3 - Appeals Court rules against Little Sisters of the Poor in contraception mandate case
The mandate, issued by the Department of Health and Human Services, that employers provide free contraception and drugs that could cause abortion in their health care plans, is still being contested in court, and non-profit organizations are attempting to find some relief from having to comply.
This week, the Little Sisters of the Poor received a ruling against them in the 10th U.S. Circuit Court of Appeals. According to the DailySignal.com website, the organization, with is a nonprofit, religious organization that serves the elderly worldwide, must abide by the mandate. The ruling also applied to four Christian universities in Oklahoma joining them in the suit.
The judges wrote: "Although we recognize and respect the sincerity of plaintiff’s beliefs and arguments, we conclude the accommodation scheme relieves plaintiffs of their obligations under the mandate and does not substantially burden their religious exercise under [the Religious Freedom Restoration Act] or infringe upon their First Amendment rights.”
Talk about a scheme - here's how the accommodation works for non-profit organizations, according to the Daily Signal website. The scheme "requires religious organizations that object to the contraception mandate to notify the Department of Health and Human Services of religious-based objections. The government will then notify the insurance company or third-party administrator, which then provides coverage directly to the employees."
Little Sisters of the Poor says that participating in this “contraceptive delivery scheme” made them complicit and thus violated their religious beliefs. Instead, the group sought to be treated the same as houses of worship, like churches, which can exclude contraceptive coverage from insurance plans.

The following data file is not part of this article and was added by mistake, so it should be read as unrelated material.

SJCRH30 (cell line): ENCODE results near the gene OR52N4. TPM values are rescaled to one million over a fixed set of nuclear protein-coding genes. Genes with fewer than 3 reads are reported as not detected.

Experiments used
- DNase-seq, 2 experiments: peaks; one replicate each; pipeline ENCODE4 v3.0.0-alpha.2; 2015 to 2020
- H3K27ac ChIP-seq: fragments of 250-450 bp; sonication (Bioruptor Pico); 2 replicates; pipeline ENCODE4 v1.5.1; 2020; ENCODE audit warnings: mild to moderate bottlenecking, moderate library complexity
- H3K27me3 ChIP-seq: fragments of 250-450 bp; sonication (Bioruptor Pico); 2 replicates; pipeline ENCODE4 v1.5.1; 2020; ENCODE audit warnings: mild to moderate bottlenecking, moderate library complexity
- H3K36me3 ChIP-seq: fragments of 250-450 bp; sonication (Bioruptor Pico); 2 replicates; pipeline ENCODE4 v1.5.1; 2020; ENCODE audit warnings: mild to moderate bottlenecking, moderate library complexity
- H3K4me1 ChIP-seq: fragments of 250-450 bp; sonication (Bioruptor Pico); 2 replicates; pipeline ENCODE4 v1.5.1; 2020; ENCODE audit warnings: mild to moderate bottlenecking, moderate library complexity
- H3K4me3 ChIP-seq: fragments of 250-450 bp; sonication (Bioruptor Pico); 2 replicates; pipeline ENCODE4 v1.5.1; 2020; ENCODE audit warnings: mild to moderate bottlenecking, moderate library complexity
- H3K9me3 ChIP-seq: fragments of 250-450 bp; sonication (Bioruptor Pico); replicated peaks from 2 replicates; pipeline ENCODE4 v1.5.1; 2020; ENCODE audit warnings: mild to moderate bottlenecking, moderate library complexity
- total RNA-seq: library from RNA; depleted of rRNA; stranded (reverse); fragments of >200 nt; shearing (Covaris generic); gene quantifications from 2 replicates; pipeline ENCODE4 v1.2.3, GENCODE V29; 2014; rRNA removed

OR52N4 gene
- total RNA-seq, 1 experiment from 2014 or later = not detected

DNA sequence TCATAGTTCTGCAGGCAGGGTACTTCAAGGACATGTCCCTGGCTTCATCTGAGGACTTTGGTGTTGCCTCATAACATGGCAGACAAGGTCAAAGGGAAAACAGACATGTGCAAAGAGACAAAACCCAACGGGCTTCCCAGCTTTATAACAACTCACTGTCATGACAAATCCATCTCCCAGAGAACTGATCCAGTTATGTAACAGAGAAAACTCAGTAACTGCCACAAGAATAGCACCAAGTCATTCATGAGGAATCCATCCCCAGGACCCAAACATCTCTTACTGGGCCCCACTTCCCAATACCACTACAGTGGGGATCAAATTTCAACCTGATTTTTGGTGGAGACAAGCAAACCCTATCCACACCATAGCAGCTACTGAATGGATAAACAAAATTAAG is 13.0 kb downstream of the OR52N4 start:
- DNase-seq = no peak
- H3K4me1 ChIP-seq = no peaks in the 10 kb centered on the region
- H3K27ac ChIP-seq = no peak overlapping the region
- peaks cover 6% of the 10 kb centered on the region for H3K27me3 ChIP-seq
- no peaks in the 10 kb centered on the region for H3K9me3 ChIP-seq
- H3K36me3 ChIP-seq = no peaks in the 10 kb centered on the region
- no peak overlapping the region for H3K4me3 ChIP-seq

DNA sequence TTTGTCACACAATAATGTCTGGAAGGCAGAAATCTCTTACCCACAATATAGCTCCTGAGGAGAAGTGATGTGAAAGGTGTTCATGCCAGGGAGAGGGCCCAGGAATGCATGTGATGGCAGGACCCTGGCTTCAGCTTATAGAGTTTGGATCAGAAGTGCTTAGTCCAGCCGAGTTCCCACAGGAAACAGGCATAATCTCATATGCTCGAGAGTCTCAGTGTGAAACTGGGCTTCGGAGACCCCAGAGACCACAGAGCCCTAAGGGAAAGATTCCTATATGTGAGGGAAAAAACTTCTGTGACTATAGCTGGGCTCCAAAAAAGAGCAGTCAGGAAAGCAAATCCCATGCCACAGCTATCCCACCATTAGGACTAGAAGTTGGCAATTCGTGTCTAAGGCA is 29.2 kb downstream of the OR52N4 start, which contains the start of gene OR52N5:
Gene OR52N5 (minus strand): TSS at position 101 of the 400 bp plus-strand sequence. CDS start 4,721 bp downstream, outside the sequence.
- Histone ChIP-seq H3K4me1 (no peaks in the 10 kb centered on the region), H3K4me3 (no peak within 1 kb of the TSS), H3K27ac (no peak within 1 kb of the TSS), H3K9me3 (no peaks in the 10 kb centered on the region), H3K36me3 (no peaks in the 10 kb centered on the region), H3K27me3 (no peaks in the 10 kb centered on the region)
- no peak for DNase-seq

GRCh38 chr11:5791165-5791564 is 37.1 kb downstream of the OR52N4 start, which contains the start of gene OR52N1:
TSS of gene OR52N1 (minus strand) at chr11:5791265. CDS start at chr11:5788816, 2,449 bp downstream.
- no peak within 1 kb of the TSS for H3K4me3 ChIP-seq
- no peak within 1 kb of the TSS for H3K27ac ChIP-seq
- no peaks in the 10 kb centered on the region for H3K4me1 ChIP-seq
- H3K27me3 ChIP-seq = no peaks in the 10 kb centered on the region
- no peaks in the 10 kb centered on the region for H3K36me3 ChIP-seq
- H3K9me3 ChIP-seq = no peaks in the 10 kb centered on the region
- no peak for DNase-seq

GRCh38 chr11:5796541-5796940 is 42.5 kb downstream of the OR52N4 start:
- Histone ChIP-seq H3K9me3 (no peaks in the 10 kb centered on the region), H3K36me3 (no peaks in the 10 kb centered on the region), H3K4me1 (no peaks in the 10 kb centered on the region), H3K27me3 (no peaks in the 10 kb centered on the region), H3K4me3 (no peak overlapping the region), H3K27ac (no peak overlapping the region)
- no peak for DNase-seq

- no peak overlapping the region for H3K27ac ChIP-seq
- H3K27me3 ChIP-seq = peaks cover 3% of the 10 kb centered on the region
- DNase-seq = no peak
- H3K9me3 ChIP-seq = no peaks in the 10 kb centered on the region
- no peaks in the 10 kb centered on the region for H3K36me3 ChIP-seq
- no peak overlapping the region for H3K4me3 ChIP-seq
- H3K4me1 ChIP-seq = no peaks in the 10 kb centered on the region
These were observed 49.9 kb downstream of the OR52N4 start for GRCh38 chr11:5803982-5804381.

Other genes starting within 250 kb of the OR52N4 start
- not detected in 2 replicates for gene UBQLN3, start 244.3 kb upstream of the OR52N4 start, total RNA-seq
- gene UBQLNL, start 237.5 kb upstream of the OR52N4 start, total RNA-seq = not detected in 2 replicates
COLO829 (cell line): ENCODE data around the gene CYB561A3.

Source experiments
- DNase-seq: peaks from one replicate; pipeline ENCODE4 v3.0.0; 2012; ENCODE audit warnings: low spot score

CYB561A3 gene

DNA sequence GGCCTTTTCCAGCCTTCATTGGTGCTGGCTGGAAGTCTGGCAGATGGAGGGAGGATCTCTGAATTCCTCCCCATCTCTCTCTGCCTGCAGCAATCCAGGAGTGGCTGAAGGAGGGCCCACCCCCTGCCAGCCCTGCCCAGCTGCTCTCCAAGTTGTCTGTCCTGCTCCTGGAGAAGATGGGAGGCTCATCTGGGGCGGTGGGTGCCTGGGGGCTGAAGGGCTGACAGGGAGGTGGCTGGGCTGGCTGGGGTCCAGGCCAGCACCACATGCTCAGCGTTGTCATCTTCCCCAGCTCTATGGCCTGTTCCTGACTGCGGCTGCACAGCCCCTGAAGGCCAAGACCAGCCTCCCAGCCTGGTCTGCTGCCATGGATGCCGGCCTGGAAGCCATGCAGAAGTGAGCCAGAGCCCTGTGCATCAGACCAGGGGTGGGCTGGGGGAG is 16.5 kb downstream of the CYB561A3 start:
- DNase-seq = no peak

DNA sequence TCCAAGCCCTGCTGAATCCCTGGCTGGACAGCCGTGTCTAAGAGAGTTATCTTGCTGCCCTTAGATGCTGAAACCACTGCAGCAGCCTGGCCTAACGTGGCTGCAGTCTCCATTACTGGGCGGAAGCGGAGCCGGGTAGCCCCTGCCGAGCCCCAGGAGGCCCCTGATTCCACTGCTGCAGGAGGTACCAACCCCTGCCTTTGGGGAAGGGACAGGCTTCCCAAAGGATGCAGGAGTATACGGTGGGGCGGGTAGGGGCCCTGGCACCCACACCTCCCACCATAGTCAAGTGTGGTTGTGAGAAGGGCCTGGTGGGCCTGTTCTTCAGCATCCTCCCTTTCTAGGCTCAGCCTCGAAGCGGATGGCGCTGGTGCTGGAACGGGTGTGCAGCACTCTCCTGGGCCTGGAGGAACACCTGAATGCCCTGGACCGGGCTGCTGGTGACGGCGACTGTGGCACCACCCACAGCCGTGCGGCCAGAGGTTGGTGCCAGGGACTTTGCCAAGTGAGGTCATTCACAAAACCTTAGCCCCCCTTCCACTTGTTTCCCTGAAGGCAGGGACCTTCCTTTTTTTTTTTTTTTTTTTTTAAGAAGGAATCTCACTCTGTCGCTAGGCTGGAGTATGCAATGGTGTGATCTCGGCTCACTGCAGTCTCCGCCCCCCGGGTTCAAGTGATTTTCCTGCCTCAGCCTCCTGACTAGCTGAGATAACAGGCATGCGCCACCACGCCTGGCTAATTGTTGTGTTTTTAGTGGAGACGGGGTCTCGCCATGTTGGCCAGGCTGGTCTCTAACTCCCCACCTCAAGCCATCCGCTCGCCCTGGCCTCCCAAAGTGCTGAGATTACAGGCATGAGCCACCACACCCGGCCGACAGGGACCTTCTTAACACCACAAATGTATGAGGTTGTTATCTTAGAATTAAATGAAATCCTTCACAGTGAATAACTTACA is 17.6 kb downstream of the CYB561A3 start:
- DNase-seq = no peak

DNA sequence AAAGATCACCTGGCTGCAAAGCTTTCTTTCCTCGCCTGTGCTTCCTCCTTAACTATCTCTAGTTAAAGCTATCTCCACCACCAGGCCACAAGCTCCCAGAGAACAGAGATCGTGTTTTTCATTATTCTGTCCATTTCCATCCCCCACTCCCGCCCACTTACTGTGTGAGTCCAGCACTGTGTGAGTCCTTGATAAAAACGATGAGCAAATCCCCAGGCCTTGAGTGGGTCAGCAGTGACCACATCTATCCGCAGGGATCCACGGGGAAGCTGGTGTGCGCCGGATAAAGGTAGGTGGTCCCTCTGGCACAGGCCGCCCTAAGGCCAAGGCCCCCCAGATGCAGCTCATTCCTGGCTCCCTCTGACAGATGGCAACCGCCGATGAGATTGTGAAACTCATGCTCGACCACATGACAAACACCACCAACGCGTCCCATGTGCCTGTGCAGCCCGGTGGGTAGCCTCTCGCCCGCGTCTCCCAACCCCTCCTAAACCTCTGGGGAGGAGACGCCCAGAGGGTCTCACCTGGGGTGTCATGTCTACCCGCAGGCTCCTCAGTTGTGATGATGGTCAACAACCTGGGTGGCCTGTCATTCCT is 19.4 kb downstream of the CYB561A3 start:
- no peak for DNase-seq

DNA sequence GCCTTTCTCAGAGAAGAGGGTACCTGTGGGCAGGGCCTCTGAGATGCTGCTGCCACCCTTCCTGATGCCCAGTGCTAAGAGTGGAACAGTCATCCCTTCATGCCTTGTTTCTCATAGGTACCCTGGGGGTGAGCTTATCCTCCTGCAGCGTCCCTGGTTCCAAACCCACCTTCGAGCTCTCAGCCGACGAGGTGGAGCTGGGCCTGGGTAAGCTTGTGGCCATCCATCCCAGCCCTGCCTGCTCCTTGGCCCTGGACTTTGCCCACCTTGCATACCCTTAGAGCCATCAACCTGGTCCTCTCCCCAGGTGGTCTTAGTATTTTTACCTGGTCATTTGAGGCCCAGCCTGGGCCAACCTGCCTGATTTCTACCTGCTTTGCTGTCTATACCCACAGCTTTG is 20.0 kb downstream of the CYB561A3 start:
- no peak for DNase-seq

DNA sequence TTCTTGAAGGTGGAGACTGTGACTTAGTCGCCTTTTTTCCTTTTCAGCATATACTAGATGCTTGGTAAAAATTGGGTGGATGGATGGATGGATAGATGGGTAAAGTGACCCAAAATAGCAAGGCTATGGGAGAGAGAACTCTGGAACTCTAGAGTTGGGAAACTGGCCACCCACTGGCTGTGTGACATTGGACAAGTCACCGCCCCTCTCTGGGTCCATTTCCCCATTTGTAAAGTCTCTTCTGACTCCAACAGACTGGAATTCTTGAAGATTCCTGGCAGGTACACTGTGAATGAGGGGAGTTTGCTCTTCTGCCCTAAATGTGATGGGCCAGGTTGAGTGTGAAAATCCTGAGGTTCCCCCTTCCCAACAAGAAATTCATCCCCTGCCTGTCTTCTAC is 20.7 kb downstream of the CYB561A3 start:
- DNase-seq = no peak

According to the Becket Fund for Religious Liberty, there are 56 non-profit lawsuits against the mandate, with injunctions being granted in 23 of those, and 13 being denied. Becket Fund attorney Daniel Blomberg, said in a statement, according to the Daily Signal: “We will keep on fighting for the Little Sisters, even if that means having to go all the way to the Supreme Court.”
Also, ChristianityToday.com reports that in the coming school year, Wheaton College will not offer a student health insurance plan (SHIP) due to the federal requirement under Obamacare that the plan offer "morally objectionable" products and services—abortifacient drugs and intrauterine devices (IUDs). Earlier this month, the 7th Circuit had denied a request for a preliminary injunction to exempt the school from the mandate.
2 - Duggars' television show will not continue
Not surprisingly, the TLC cable channel announced that the reality show, "19 Kids and Counting," featuring the Duggar Family, has been cancelled, according to a report on the ChristianityToday.com website, which said that TLC also announced a new partnership with sex abuse prevention group Darkness to Light and anti-sexual violence organization RAINN to “raise awareness and educate parents and families about the issue.” The channel plans to produce a documentary, and 2 members of the Duggar family, sisters Jill and Jessa, who were molested by their older brother, will be part of it.